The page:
An Assessment Ofadolescence and Identity Development
Due to the fact that I was raised as an only child by my great grandparents and my dad, I grew up around adults. This inhibited me from being amongst children my own age and allowed for a vivid imagination. They say that hind sight is twenty twenty, and I now see how a lot of the concerns I had about self-esteem, fitting in, and acceptance were all self-imposed. David Elkind and James Marcia’s theories on adolescence and identity development really apply to many of the concerns I faced and also explain much of my behavior today.
The imaginary audience and personal fable fallacies by Elkind and identity crisis theory by Marcia touch on areas I look at now and see that they were some of the very situations facing , not only myself, but all adolescence. David Elkind believed that adolescent thinking falls under two distinct areas, personal fables and imaginary audience. Looking back on my life, there is no surprise to find examples of both of these theories. I remember an instance where my cousins came from out of town to visit and we got into a heated argument. They felt I had it so good because I was an only child.
An Assessment Ofadolescence and Identity Development Essay Example
I lashed out and said that they did could not relate to how lonely it was for me. I sulked almost the entire time they were there because I felt misunderstood. The fact of the matter was I did have it good and my parents provided the essentials and love to me. The other example that came to mind that illustrates Elkind’s second theory of imaginary audience was the school bus scene. When I first began to ride a bus to school I was terrified. My reasoning was that everybody would be staring at me. Somehow I felt I would stand from the clothes I was wearing or from feeling I was the darkest kid on the bus.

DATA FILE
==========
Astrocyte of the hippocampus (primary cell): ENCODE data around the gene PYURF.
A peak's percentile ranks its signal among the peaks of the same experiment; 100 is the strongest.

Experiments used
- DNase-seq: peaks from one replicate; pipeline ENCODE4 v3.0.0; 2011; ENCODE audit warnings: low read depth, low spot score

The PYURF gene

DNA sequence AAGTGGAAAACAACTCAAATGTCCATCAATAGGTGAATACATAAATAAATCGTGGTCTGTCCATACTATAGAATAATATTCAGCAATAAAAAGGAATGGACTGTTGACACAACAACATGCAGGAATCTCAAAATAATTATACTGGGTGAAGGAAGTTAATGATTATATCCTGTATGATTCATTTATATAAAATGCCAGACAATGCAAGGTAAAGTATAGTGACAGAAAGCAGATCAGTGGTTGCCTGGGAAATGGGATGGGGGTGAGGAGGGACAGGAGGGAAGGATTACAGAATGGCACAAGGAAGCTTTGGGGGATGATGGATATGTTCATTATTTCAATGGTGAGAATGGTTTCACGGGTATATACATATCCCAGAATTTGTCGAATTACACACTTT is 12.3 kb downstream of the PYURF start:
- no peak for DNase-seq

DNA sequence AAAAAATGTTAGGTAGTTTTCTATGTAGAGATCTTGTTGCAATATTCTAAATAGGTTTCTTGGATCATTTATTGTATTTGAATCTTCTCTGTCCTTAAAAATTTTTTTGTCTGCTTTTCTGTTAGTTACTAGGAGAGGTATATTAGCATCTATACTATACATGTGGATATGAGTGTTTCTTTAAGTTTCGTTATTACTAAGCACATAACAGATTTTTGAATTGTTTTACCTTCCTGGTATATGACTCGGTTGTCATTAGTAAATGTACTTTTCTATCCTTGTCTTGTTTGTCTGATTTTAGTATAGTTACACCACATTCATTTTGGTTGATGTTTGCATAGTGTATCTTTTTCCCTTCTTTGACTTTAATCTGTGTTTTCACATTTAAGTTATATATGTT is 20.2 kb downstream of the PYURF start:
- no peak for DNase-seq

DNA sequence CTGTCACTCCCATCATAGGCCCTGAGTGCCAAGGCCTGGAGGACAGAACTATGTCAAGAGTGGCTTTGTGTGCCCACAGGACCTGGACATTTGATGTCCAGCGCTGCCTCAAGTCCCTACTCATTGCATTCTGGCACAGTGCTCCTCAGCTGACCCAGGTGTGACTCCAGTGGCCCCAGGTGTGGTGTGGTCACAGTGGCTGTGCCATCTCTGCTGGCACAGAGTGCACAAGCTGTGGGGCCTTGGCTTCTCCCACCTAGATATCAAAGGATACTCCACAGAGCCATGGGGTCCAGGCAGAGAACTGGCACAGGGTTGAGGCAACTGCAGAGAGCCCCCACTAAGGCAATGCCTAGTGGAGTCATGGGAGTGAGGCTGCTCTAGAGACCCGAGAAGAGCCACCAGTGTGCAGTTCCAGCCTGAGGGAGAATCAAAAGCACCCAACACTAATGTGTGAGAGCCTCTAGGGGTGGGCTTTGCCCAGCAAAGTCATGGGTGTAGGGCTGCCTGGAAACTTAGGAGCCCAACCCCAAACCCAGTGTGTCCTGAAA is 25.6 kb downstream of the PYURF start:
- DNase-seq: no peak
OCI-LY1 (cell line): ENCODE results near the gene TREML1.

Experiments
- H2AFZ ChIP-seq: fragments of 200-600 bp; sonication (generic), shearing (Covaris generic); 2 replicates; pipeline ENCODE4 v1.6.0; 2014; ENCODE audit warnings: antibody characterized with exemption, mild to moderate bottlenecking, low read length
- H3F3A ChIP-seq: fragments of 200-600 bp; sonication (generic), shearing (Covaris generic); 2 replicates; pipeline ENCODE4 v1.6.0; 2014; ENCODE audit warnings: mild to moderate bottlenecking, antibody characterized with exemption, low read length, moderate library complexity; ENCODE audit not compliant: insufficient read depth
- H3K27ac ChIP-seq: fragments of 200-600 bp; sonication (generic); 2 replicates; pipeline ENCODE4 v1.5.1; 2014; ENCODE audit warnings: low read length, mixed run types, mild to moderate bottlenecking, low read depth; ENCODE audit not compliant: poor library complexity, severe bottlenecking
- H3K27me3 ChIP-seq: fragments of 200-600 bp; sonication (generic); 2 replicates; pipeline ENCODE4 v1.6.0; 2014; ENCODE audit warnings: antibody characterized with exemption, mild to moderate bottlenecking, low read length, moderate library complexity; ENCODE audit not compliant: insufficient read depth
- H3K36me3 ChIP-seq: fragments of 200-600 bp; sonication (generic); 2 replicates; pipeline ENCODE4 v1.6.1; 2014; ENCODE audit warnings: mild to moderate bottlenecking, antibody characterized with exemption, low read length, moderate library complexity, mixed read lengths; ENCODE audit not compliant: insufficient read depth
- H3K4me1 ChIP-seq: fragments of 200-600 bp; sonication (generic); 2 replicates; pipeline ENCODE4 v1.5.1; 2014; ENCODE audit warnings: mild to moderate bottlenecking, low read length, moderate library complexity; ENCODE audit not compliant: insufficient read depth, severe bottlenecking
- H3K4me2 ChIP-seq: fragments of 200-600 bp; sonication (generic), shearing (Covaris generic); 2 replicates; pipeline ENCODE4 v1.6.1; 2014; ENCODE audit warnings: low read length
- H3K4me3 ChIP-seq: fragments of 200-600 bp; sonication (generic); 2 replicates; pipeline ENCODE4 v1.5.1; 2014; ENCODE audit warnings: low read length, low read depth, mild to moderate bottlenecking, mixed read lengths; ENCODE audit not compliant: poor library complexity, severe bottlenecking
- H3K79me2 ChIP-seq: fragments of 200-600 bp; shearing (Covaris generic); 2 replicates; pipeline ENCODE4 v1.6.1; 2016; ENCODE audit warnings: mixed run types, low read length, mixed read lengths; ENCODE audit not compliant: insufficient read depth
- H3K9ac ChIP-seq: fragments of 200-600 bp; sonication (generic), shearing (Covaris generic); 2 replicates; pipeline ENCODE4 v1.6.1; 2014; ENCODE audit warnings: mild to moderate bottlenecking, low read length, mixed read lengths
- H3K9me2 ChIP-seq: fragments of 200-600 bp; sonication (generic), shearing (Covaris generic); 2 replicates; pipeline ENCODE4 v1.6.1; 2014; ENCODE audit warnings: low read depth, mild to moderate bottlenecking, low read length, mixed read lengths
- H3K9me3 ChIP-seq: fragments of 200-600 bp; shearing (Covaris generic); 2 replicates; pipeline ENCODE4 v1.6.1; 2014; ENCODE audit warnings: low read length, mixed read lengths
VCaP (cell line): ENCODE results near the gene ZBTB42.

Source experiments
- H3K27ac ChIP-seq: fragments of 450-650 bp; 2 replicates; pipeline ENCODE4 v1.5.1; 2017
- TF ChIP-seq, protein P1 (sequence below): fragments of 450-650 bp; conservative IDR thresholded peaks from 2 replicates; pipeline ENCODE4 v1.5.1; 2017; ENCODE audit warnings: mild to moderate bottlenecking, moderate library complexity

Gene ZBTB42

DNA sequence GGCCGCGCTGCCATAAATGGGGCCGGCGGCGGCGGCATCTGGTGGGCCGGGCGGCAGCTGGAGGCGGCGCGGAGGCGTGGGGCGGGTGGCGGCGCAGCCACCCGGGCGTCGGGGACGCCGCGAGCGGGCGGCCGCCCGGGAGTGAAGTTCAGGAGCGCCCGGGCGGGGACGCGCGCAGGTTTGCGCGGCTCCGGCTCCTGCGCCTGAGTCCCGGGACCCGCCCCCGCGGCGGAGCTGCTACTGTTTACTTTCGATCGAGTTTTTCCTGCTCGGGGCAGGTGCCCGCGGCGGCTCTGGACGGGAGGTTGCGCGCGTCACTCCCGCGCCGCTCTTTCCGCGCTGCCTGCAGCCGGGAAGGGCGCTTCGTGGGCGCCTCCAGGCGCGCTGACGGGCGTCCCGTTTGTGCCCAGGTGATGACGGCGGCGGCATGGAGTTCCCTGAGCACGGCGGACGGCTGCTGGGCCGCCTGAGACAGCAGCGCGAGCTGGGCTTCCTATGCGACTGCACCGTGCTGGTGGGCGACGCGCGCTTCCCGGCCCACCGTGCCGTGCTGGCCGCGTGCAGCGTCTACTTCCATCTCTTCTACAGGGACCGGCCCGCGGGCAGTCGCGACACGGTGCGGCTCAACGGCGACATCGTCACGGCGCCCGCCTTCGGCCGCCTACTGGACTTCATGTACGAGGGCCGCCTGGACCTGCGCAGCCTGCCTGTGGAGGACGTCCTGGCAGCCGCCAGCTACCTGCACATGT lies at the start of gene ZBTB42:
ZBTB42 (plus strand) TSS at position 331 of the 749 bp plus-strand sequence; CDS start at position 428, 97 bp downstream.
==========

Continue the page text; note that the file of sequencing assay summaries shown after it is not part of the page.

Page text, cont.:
This is classic imaginary audience because no one really cared, and most of the kids became my friends. James Marcia (1980; 2002) believes that finding an identity requires a period of intense self-exploration called an identity crisis (p. 316). High school can be very intense, especially when you are trying to fit in. One event that happened was the first time I tried to smoke marijuana with kids I thought were cool. I was willing to settle on being who they wanted me to be, which Marcia (1980; 2002) calls identification foreclosure “prematurely” settling on an identity chosen for you by others (316).
Needless to say, I was not able to hide the fact I did this and my father was not pleased. All in all, I made it through high school okay and got to what I felt was clarity. For me, I did not want to end up addicted to any substances or in jail, so I married my high school sweetheart and joined the Marines. This was a significant event in my life during high school and made me proud of myself. This seemed to be what Marcia (1980; 2002) called identification achievement were adolescents reach a status of passing through the identity crisis and succeeding in making personal choices about their beliefs and goals.
Even though the marriage only lasted seven years, we are still good friends and have raised three children and six grandchildren together. I am also proud to have served my country for six years in the U. S. Marine Corps, bringing honor to my family. In conclusion, the theories of David Elkind two fallacies of adolescent thinking: personal fable and imaginary audience are significant. For instance, they make aware the fallacies made by adolescents of exaggerating their beliefs of being unique. They also put in check the notion of being invulnerable to danger or being over fascinated with their own thoughts.
James Marcia theories of identity crisis is also important on recognizing whether adolescents are setting goals for themselves or have they allowed someone else to set goals for them. Whether they are exploring roles or avoiding considering roles for themselves. Both psychologists works are very important to child development because their studies could help adolescents become balanced and productive adults. Work Cited Morris, Charles G. (2013) Understanding Psychology / Charles G. Morris, Albert A. Maisto. New Jersey. http://en. wikipedia. org/wiki/David_Elkind 806